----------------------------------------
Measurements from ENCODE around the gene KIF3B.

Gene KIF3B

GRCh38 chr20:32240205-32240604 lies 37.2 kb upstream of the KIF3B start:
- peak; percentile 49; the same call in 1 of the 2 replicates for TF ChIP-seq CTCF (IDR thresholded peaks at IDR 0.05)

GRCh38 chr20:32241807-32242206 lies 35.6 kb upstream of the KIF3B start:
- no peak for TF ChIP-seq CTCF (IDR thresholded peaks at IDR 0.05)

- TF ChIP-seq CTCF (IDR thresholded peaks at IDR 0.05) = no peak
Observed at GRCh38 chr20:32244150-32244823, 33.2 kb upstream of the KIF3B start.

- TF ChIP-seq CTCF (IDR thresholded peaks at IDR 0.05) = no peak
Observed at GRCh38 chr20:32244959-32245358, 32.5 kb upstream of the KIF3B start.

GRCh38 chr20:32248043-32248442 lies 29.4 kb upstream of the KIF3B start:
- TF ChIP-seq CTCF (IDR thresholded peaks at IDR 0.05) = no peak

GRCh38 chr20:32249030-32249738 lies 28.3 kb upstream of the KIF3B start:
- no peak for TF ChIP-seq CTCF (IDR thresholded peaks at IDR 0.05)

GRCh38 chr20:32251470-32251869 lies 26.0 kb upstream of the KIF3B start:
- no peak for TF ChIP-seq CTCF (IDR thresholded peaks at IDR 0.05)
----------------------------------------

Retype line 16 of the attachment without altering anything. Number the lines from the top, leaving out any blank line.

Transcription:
- no peak for TF ChIP-seq CTCF (IDR thresholded peaks at IDR 0.05)